John Mansell: What is your preferred method of working out your musical ideas; do you use piano or synth?
David Whitaker: The piano is my instrument so I use it when composing, I also have a little synthesiser which I use to demonstrate ideas, but I think that the music that comes out of it sounds rather like a zombie, it’s very artificial. I hope that one day there will be no synthesisers left. But seriously I prefer real instruments and real musicians.
John Mansell: How did you become involved with Hammer films?
David Whitaker: A lot of years before I started to do things for Hammer, I had contacted Phil Martell asking him if he would be able to conduct one of my scores, I wanted to be in the sound box with the engineer to supervise the proceedings. Unfortunately because of a very small budget I could not afford Phil. But as a sort of thank you for thinking of him he called me and asked if I was available to score a picture for Hammer. Of course I was thrilled to do this, and the film turned out to be DR. JECKYLL AND SISTER HYDE. I know that the film was being worked on by another composer who had certain disagreements with the producers, but I got along fine with them. I then was asked to do VAMPIRE CIRCUS, I always remember seeing the film for the first time and thinking how camp the Vampire was at the start of the film, but I kept that to myself.
John Mansell: What size orchestra were you allowed to use on VAMPIRE CIRCUS, because it sounds like a huge symphony orchestra?
David Whitaker: It is certainly not huge, after seeing the film I decided that it needed a big orchestral score, at that time Hammer’s formula for an orchestra line up was around 120 musicians, and it was up to the composer how those players were utilized. With some guidance from Phil Martell, I spread them out as I saw fit, I think we used about 60 players for each session.
John Mansell: What was Phil Martell like to work with?
David Whitaker: Phil did have a bit of a reputation, he however was ok with me, I don’t think we disagreed about a lot of things, and any difference of opinion was always handled diplomatically. He was always quite serious, and although there were not many light moments with him, I think we hit it off both professionally and outside of the studio.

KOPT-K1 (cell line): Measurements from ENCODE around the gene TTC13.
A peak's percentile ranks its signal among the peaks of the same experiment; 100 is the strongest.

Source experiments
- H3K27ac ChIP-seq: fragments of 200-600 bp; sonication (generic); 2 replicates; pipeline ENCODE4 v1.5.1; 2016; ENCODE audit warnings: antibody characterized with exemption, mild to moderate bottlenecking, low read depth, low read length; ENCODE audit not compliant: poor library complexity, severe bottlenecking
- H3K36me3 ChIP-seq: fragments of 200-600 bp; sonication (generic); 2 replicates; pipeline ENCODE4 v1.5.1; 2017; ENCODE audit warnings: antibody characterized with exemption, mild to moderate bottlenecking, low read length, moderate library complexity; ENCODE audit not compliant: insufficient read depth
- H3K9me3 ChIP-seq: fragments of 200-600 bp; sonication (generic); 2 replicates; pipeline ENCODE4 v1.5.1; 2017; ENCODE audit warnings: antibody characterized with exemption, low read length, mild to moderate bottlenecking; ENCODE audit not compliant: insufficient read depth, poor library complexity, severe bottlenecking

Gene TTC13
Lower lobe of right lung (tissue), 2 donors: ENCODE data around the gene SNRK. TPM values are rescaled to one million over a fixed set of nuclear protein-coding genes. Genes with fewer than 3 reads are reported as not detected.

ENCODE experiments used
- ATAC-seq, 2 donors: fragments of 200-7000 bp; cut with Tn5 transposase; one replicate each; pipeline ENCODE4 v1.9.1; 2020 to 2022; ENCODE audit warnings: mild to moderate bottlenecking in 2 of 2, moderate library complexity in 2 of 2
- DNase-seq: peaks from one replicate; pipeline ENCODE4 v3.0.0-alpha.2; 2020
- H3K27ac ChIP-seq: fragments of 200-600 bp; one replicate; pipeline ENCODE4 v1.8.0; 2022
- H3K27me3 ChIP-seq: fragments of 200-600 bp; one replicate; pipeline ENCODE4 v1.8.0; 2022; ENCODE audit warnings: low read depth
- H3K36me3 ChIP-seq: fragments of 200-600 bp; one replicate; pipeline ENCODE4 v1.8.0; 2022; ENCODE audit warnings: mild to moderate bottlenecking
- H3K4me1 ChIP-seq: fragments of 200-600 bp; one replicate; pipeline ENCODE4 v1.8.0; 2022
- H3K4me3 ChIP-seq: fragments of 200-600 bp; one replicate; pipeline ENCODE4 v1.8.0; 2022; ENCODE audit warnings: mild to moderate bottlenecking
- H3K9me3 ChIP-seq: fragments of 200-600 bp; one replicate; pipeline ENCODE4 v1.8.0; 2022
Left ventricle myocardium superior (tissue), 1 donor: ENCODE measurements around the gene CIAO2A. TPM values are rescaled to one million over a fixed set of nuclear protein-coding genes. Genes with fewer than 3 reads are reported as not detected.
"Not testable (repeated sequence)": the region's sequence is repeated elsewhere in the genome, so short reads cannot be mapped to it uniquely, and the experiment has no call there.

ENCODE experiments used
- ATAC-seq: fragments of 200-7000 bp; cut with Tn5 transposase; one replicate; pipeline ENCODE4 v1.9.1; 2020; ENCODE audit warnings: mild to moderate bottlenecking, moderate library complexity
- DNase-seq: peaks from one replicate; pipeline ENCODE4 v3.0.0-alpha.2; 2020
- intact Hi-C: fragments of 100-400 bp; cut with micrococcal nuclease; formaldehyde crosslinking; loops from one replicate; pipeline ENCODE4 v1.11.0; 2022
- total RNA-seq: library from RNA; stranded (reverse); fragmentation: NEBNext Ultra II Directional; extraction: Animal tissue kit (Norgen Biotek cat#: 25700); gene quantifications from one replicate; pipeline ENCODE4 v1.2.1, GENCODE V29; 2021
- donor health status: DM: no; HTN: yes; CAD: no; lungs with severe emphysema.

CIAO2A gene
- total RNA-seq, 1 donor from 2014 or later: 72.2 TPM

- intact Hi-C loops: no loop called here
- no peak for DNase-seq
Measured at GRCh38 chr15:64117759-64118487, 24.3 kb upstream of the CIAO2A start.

John Mansell: Do you score a film in any particular order, for example do you begin with the main theme and work your way through the movie?
David Whitaker: I like to start with the cue that I think will be the most difficult, I leave the smaller cues or music stabs till later on, when I might be wearing a bit thin. I begin with a large size orchestra and then as the sessions progress I reduce this down to fit the requirements of the film. Speaking personally I think it is probably better to start with the composition of the main or central theme, then one can develop this material and it can be used throughout the score. Everything has to be organised, after all you are booking musicians etc, and the film company will not be best pleased if you take up valuable studio time if things are not all in place. Sessions are very expensive, and with music budgets being what they are, everything has to go without a hitch.
John Mansell: What is your opinion of the increased use of electronics within film scores?
David Whitaker: I think that electronics certainly have their place in film music, and nowadays technology makes it very easy for composers. But I think that you will find that the films of a better quality will tend to stick with a symphonic score, maybe electronics will support in places, but bigger budget movies do not seem to contain that much electronic material. Vangelis is a composer that excels with electronic or synthesised music, but even he in recent times has begun to utilise an orchestra and choir. I personally would always prefer to hear a real orchestra on a film score.
John Mansell: Have you ever had a bad experience whilst working on a film?
David Whitaker: Not a bad experience, but if you mean have I ever had a score thrown out, yes of course, this happens to the best of us. One score that was rejected was BLIND TERROR or SEE NO EVIL as it was called in the States, this was a Mia Farrow movie, the producers had already had Andre Previn score the picture and were not happy with it, so I was asked to score it, I actually liked the Previn score, but mine too was deemed unsuitable and eventually Elmer Bernstein scored the movie. Bernstein told me he did like my score, so I was happy about that.